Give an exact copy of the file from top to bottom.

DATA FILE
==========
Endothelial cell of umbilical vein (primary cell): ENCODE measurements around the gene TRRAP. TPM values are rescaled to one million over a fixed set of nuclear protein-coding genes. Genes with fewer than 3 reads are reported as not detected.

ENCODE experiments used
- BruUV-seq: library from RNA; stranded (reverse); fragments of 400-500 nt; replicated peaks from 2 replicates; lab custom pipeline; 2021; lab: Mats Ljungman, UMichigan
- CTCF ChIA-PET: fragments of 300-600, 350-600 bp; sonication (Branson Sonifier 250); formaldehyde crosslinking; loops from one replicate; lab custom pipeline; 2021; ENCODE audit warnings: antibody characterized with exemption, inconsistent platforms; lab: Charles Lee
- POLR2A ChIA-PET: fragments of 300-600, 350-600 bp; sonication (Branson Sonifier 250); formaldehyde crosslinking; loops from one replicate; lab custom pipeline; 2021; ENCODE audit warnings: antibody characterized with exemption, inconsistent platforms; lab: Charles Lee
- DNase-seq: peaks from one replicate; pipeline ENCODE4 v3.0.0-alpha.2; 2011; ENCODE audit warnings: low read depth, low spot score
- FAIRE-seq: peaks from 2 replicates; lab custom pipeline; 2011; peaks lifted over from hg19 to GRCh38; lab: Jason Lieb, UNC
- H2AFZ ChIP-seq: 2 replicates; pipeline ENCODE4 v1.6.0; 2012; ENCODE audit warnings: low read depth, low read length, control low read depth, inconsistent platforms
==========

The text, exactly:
Endothelial cell of umbilical vein (primary cell): ENCODE measurements around the gene TRRAP. TPM values are rescaled to one million over a fixed set of nuclear protein-coding genes. Genes with fewer than 3 reads are reported as not detected.

ENCODE experiments used
- BruUV-seq: library from RNA; stranded (reverse); fragments of 400-500 nt; replicated peaks from 2 replicates; lab custom pipeline; 2021; lab: Mats Ljungman, UMichigan
- CTCF ChIA-PET: fragments of 300-600, 350-600 bp; sonication (Branson Sonifier 250); formaldehyde crosslinking; loops from one replicate; lab custom pipeline; 2021; ENCODE audit warnings: antibody characterized with exemption, inconsistent platforms; lab: Charles Lee
- POLR2A ChIA-PET: fragments of 300-600, 350-600 bp; sonication (Branson Sonifier 250); formaldehyde crosslinking; loops from one replicate; lab custom pipeline; 2021; ENCODE audit warnings: antibody characterized with exemption, inconsistent platforms; lab: Charles Lee
- DNase-seq: peaks from one replicate; pipeline ENCODE4 v3.0.0-alpha.2; 2011; ENCODE audit warnings: low read depth, low spot score
- FAIRE-seq: peaks from 2 replicates; lab custom pipeline; 2011; peaks lifted over from hg19 to GRCh38; lab: Jason Lieb, UNC
- H2AFZ ChIP-seq: 2 replicates; pipeline ENCODE4 v1.6.0; 2012; ENCODE audit warnings: low read depth, low read length, control low read depth, inconsistent platforms